EUROPEAN COMMISSION

The European Commission (in French, Commission européenne) “promotes the general interest of the Union and takes appropriate initiatives to that end” (art. 17 TEU), it is the Executive body of the European Union and is in charge for implementing the decisions of the Parliament and the Council.
It is currently composed of 27 members states  (as well as a Chairman and two Vice Presidents), appointed by mutual agreement), representing the governments of each Member State for a period of 5 years. Beginning on 1 November 2014, the composition will be profoundly modified.
Indeed, the Treaty of Lisbon establishes a number of members corresponding to two thirds of the Member States (unless the European Council, acting unanimously, decides otherwise).
The Members will be chosen according to a rotation system in order to ensure absolute equality between the Member States with respect to the determination of, and the time spent by their national within the Commission. Under no circumstances may the Commission include two Members of the same nationality (art. 244 TFEU).
As a matter of fact, the European Council in December 2008, as an exception to this rule, planned to adopt a decision whereby the Commission will continue to include one national from each Member after 2014.
The appointment of the President of the Commission is proposed by the EU Council, acting by a qualified majority, and is then approved by the Parliament.
The Treaty of Lisbon, however, has introduced a direct link between the results of the European elections and the choice of the candidate as president of the Commission, as the Council should consider the results of the elections to propose to the Parliament a candidate for that office.
The President-designate, in agreement with the Member States governments, chooses the other members of the Commission; the Council adopts by qualified majority the list of candidates and shall inform the European Parliament for approval of each candidate. The President, the High Representative for Foreign Affairs and Security Policy and other members of the Commission shall be submitted collectively to a vote of approval by the Parliament. Following this approval, the Commission shall be appointed by the Council.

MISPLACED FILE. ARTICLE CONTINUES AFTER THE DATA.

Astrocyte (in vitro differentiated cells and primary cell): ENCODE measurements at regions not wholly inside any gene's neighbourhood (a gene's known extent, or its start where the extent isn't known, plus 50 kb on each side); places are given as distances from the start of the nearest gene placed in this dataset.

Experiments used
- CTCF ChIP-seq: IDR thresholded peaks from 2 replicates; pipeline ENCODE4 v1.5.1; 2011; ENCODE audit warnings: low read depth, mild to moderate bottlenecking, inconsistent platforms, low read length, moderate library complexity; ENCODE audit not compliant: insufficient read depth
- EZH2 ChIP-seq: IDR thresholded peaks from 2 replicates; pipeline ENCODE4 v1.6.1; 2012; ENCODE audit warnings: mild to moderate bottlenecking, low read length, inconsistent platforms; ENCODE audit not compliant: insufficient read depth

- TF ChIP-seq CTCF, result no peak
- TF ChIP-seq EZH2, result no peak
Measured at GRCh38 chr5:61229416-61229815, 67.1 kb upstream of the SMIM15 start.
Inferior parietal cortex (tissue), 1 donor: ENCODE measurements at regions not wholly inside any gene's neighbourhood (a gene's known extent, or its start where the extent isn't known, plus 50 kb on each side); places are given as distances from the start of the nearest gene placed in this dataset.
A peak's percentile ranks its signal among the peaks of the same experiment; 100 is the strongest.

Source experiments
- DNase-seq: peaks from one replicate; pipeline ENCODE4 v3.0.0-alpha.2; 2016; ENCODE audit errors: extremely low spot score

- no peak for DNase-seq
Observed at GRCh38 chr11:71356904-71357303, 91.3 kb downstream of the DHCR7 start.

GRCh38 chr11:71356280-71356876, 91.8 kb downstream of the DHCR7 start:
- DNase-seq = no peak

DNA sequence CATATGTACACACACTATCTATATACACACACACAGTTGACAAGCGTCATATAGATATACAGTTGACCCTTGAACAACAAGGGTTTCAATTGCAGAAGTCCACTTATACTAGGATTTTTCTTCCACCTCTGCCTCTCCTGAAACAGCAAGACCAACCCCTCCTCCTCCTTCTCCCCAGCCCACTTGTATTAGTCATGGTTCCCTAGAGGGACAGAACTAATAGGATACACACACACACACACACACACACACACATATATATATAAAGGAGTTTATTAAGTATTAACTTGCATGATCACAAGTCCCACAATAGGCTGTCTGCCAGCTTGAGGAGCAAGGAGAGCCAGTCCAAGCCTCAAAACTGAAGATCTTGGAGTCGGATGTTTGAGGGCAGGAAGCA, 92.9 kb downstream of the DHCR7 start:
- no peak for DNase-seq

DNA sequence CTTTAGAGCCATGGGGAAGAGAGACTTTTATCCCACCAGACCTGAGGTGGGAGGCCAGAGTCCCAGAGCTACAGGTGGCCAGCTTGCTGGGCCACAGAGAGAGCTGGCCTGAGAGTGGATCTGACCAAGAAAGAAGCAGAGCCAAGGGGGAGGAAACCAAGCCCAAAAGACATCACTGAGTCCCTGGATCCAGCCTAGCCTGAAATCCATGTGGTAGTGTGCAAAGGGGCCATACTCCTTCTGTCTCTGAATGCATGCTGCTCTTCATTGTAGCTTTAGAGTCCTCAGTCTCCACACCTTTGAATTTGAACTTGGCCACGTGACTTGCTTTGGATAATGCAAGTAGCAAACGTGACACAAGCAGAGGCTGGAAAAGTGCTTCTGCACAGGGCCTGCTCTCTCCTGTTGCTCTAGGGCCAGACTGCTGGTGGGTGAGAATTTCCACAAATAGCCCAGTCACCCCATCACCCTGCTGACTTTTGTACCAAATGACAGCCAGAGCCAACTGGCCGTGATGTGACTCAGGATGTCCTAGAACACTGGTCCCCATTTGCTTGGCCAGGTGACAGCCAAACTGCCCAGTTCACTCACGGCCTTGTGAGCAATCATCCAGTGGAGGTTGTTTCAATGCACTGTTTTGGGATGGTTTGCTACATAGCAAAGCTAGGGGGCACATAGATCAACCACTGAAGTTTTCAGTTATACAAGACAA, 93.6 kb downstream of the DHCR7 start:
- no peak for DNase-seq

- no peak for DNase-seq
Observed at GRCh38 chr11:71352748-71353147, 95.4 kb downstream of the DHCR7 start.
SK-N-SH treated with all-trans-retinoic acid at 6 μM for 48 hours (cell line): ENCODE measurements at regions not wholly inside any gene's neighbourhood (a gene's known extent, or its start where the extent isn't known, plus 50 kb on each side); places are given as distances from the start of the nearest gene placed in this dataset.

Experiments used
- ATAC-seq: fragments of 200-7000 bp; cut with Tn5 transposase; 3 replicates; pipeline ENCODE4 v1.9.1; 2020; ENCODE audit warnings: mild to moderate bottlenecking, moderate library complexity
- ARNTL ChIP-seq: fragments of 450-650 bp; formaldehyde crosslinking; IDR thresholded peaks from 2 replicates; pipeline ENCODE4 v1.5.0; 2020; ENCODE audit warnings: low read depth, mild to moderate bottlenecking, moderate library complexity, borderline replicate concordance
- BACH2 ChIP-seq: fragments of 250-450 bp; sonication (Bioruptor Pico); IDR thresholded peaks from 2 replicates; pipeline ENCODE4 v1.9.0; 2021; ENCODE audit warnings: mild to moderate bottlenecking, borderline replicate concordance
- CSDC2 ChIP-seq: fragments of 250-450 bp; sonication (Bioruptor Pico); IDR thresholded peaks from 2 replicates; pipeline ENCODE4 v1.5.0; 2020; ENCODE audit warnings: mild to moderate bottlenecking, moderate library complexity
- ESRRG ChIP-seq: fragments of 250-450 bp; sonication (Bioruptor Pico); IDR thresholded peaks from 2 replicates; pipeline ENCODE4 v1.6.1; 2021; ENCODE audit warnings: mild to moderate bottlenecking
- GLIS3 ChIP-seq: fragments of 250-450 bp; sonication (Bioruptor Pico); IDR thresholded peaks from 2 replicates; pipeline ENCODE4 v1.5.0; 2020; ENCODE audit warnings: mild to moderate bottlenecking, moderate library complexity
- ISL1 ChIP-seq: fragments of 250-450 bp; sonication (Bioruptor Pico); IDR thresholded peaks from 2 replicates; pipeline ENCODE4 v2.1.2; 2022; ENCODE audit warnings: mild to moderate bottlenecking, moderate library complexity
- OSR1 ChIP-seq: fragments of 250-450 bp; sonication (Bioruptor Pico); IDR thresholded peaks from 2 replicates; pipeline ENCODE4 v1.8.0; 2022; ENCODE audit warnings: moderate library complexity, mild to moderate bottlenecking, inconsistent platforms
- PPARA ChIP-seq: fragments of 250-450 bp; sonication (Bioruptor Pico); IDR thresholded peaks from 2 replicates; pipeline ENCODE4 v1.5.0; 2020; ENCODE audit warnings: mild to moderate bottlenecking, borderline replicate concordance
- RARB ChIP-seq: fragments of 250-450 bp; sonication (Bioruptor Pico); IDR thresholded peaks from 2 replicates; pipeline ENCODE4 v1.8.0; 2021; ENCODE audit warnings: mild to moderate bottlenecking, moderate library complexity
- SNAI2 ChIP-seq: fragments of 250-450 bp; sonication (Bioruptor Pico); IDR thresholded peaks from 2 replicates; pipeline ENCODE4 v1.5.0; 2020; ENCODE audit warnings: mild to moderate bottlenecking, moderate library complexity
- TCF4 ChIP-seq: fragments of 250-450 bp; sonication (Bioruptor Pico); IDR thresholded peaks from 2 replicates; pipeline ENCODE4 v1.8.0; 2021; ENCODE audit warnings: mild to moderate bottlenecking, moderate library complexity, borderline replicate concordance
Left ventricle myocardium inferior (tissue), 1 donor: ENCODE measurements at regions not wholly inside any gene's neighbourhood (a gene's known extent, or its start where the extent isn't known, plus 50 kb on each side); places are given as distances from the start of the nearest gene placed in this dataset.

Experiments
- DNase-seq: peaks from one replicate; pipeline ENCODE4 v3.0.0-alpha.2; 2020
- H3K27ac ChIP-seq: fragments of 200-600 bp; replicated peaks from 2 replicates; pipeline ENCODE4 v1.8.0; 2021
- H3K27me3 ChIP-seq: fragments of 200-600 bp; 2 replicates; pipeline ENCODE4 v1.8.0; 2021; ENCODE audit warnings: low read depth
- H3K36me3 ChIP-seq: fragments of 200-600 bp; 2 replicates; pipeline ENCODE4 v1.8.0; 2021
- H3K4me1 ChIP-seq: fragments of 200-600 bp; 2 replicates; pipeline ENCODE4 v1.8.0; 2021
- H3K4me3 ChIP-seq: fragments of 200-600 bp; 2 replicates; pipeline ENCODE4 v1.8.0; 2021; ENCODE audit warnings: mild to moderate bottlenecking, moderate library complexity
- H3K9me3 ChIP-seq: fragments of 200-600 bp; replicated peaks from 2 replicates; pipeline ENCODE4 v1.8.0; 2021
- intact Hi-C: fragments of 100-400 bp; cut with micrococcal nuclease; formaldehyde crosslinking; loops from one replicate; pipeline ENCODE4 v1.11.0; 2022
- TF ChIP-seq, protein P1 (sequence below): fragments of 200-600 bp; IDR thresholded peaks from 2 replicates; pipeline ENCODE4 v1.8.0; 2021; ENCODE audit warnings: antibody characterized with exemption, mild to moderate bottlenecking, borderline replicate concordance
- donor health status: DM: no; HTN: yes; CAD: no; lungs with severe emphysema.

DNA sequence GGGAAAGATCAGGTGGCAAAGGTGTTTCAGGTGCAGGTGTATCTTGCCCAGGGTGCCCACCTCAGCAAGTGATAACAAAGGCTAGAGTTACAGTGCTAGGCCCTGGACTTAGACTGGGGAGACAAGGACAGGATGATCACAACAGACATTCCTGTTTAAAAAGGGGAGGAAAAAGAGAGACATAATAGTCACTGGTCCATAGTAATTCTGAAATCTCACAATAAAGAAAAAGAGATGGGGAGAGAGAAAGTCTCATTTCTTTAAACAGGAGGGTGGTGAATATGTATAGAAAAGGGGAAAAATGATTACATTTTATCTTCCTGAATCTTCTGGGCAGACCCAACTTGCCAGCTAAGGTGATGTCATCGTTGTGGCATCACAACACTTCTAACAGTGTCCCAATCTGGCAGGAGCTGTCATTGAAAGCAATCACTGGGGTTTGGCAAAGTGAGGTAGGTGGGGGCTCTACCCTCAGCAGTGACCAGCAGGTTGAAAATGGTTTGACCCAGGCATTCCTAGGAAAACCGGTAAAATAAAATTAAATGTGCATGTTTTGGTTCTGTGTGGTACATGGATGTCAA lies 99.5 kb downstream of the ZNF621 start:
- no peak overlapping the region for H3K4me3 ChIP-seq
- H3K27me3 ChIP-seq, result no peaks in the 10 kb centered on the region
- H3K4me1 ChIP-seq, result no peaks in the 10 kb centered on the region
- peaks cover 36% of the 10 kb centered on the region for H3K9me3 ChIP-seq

Its office is in Brussels and it is in charge for five years. The mandate is renewable. The Commission members are appointed "on the basis of their general competence, work full time and carry out their tasks independently (Art. 17 TEU) and cannot seek or accept instructions from any government”.
The Commission has the right of initiative in the legislative process, i.e. the right to present legislative proposals on which the European Parliament and the Council of the EU then decide. The Commission looks after the application of Treaties and EU laws, under the supervision of the Court of Justice of the European Union. It shall execute the budget and manage programmes. It shall exercise, coordinating executive and management functions, as laid down by the Treaties. It ensures the external representation of the Union, except for the Common Foreign and Security Policy and other cases provided for in the treaties, negotiates (according to the powers conferred by the EU Council) agreements between the Union and international organizations and Third countries, including agreements of accession of new member states; it represents the Community before the national courts and, sometimes together with the EU Council, before the European Court of Justice of the European Union.
Of particular note are the powers of the Commission in the field of competition (where it takes the form of an administrative authority concerning monitoring and control: it examines the facts, granting approval or issuing bans and imposing sanctions) and in the management of structural funds and the budget.
Link: ec.europa.eu
Redattore: Cristiana MENE’
© 2011 ASSONEBB